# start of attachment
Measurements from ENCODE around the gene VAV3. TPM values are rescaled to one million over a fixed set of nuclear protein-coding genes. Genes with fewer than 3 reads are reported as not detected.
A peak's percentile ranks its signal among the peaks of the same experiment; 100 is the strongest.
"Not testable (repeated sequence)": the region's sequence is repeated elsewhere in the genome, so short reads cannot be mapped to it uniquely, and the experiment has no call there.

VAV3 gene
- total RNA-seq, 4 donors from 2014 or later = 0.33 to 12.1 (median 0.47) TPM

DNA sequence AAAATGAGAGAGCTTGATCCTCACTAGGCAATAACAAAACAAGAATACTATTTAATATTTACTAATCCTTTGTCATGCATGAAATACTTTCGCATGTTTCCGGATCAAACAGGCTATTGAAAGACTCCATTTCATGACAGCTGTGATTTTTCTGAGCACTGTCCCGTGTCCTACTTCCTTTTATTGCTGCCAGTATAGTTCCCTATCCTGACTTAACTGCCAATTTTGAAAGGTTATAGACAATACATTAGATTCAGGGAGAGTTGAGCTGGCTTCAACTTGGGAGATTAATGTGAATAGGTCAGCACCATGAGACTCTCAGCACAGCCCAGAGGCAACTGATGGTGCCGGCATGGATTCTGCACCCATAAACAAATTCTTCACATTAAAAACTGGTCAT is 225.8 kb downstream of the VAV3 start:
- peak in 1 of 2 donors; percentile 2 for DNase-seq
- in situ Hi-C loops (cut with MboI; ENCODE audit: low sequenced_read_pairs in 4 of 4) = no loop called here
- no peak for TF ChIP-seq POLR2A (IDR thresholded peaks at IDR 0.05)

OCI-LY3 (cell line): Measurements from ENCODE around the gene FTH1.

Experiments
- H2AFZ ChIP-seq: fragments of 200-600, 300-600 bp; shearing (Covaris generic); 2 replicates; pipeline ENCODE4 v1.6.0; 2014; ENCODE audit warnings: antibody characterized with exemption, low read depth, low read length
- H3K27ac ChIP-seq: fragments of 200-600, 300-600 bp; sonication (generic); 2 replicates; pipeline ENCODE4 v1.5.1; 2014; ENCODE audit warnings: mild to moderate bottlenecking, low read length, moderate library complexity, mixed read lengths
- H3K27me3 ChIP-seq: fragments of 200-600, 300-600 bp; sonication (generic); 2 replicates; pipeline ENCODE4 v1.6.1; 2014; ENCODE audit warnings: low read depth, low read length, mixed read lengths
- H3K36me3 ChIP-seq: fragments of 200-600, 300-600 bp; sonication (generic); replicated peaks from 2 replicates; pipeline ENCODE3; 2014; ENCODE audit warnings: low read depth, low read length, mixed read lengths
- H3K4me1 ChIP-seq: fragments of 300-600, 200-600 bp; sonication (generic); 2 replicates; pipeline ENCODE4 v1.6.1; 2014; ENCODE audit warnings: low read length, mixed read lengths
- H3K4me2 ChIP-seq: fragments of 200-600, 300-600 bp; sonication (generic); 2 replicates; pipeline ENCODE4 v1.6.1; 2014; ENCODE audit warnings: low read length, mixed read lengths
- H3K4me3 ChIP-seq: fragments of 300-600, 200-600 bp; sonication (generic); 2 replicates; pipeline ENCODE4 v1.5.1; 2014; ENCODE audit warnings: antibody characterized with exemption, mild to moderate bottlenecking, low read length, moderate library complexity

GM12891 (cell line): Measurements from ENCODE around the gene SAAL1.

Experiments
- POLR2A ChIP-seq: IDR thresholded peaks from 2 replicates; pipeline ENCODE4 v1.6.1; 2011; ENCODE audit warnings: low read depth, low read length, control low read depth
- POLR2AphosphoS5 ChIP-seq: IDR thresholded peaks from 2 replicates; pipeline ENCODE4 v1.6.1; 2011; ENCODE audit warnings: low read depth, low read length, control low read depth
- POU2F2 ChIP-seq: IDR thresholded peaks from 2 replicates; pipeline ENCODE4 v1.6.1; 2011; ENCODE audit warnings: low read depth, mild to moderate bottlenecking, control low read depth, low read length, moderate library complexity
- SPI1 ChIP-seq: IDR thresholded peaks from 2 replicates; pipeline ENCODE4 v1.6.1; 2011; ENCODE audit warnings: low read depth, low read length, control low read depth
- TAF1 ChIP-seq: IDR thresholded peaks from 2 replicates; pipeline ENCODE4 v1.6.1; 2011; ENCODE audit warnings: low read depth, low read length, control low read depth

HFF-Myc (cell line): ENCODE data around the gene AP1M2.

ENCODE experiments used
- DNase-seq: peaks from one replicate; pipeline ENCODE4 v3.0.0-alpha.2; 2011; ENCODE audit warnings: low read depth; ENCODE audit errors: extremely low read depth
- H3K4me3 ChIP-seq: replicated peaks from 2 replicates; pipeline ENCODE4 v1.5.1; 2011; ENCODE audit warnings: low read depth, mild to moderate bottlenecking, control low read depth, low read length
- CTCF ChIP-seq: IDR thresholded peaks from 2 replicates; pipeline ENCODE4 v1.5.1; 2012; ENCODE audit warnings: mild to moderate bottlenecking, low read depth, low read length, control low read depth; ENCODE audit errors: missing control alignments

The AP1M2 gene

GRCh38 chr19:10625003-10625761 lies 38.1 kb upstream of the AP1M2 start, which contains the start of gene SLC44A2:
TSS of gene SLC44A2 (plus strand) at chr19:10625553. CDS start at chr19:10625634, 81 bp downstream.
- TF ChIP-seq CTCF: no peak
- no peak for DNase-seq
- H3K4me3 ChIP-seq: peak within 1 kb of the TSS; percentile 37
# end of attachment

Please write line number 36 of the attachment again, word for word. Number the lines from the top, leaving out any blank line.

- H3K4me3 ChIP-seq: peak within 1 kb of the TSS; percentile 37